Yu-Chan has had a one-sided crush on Da-Eun for the longest time, but by the end of the series, it becomes clear that she’s like his comfort character. Always shining brightly for him when he needs her. Because both of them end up sick, all they can do is worry for each other rather than just be there for each other. What they need to do, though, is just channel some of that same energy into themselves rather than just worrying about others.
As a nurse, Da-Eun is an excellent listener, and that’s her biggest strength in helping people get better. Together, Yu-Chan and Da-Eun push each other to get better, but at the same time, they make sure each of them gets breaks and worries about themselves too. When Yu-Chan is ready, he feels like he’s being a terrible model citizen. His criticism is internal rather than external, and he wants to go back to a high-paying job so that he doesn’t feel inadequate or useless anymore. Instead of hiding his struggles, though, he voices them out at the job interview. Even then, before his name is called out, he struggles with his fear but uses the tie gifted to him by Da-Eun as his “safety net,” loosening it to stop his suffocation. Of course, this is just a visual representation, but thinking of Da-Eun alone is helping Yu-Chan feel better. He gets the job, but on the first day, a senior from his old office shows up and tells his new company that Yu-Chan doesn’t have the habit of saying “no,” and all his work was always meticulous, leading to approvals easily, so his nickname used to be “toll tag.”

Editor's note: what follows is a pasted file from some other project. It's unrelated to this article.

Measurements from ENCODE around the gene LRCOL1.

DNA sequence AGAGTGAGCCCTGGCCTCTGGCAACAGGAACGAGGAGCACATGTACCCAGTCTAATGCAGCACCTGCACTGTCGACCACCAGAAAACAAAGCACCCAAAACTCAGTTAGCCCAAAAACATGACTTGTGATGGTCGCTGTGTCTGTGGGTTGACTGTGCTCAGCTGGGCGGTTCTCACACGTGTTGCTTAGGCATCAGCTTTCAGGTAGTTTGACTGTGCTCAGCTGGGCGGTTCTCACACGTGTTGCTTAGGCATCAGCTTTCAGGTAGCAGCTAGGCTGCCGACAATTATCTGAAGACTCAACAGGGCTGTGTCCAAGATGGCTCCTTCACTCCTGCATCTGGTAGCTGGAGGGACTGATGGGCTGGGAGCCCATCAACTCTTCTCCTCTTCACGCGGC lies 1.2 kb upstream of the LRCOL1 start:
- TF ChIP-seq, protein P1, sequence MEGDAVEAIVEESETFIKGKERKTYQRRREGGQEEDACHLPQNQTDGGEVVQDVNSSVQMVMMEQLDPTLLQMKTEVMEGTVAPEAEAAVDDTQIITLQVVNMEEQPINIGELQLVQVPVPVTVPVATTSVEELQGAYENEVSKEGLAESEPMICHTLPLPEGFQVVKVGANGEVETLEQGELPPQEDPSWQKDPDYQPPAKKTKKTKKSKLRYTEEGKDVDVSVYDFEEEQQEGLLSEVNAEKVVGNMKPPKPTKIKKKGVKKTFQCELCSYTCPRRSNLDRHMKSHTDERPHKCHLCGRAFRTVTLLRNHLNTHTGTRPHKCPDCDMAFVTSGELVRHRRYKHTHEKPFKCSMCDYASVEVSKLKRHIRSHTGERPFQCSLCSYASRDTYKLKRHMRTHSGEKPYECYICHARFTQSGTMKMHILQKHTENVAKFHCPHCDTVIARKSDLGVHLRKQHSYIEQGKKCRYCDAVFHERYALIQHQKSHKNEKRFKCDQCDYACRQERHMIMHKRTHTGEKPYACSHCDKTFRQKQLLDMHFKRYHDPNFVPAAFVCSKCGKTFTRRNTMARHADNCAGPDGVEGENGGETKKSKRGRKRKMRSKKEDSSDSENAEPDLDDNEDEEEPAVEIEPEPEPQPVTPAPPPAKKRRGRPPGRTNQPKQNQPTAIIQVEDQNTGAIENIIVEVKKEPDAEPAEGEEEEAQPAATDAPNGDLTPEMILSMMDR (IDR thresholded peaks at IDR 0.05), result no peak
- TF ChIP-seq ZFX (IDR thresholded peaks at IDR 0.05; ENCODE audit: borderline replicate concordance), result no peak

This leads his new senior to treat him like trash and overwork him too. Quickly, Yu-Chan returns to the old pattern of working too much for no reason, getting stressed with no sleep, not eating on time, etc. He decides to gather the courage and tell his colleague about his panic disorder, but instead of receiving sympathy, he gets told he’s not busy enough and that he should suck it up. While in the washroom, Yu-Chan sees the water building again, and he fears this time he will not be able to save himself. Lucky for him, some plumbers arrive, and it seems it’s not water from his imagination but real water, and he is doing just fine. But this encourages Yu-Chan to stand up for himself and step away from work on time to take care of his own health, mentally or physically. This leads to a change in the work environment too; Yu-Chan gets sent off from work on time at 6 p.m. and is as efficient with work and himself as ever.
Of course, a single person can’t change the world, but Yu-Chan’s actions are greatly impactful in a workspace where hustle culture is the only thing that is appreciated. He is encouraging his colleagues to notice how efficiency is related to one’s own health, rather than struggling for no reason at all. Although Yu-Chan felt like he was drowning when he panicked, his new self is the little tear making the waterfall, so other people don’t have to face what he did.